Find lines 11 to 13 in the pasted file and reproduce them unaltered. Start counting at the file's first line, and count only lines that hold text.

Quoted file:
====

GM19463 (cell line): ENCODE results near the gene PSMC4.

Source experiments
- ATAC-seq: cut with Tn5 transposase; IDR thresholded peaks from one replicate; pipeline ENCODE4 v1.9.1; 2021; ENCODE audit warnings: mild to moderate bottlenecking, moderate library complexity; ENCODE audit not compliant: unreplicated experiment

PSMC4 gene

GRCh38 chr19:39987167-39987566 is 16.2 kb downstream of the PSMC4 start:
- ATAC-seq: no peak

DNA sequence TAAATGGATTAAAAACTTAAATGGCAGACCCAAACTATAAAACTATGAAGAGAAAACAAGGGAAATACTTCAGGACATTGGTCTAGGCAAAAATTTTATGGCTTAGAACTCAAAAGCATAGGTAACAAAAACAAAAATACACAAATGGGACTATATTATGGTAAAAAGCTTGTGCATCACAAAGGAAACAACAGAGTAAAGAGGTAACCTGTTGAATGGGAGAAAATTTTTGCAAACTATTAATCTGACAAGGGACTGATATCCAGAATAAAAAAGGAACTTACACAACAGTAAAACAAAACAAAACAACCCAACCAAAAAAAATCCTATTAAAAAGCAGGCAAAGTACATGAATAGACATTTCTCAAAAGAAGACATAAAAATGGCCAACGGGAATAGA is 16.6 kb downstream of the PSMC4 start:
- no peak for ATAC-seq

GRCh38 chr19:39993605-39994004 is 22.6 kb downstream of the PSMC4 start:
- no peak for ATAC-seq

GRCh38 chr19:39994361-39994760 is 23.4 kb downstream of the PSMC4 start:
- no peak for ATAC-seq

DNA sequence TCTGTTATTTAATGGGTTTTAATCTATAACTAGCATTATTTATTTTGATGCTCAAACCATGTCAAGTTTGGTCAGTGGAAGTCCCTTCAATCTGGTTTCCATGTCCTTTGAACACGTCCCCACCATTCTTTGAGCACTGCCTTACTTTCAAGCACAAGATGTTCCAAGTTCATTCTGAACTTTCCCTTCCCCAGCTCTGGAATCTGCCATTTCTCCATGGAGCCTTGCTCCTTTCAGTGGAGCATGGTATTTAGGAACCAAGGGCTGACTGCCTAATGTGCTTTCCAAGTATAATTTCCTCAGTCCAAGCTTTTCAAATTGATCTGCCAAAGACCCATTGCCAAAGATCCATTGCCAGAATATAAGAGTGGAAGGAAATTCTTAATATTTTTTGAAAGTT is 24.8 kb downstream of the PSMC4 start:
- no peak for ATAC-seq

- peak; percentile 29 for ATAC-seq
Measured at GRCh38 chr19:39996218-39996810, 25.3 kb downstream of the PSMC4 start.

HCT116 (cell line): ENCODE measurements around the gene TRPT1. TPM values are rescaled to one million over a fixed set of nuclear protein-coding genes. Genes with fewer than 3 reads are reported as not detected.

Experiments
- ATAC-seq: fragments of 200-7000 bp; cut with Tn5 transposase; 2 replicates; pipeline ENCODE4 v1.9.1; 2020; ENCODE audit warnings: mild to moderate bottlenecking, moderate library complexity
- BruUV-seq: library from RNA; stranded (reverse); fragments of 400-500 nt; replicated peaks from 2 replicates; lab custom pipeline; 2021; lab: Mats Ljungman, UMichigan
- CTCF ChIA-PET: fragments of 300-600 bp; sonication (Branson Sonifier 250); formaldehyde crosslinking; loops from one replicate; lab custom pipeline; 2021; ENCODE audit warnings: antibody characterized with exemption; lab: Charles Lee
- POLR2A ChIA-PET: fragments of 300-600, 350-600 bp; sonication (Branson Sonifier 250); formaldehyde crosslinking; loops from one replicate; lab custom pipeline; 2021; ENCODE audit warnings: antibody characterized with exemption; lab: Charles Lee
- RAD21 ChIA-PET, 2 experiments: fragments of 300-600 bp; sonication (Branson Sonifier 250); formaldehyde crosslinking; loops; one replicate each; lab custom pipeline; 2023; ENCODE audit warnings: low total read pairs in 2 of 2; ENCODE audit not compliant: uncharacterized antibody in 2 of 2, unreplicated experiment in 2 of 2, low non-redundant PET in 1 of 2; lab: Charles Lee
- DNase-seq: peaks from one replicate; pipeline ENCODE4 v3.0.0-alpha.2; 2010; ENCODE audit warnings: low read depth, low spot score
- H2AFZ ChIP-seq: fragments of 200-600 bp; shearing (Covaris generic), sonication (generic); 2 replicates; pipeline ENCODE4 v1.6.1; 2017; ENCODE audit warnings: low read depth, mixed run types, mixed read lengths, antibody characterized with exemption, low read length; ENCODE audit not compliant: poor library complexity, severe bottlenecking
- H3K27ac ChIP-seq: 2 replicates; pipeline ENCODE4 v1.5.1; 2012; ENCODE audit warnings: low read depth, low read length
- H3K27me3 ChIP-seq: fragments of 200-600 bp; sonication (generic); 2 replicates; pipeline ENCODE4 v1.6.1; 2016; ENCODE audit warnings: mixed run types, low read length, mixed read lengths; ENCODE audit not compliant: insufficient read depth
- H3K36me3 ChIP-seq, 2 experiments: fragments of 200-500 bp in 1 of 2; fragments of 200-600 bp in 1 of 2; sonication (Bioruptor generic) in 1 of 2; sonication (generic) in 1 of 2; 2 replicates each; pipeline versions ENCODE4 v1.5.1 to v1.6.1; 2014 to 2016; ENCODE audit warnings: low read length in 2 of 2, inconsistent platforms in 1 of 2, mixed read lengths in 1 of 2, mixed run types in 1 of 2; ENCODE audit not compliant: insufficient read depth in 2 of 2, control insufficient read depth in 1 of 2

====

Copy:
GRCh38 chr19:39994361-39994760 is 23.4 kb downstream of the PSMC4 start:
- no peak for ATAC-seq

DNA sequence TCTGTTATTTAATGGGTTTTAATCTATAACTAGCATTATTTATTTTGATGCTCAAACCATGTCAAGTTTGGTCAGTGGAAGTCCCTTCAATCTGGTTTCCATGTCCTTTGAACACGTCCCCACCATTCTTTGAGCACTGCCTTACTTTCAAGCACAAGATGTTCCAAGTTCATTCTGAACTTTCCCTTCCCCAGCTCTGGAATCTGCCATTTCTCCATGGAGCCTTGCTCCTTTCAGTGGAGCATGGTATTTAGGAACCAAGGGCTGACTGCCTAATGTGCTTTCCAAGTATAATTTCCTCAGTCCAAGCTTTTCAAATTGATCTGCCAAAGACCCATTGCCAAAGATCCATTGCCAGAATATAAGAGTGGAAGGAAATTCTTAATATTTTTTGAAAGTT is 24.8 kb downstream of the PSMC4 start: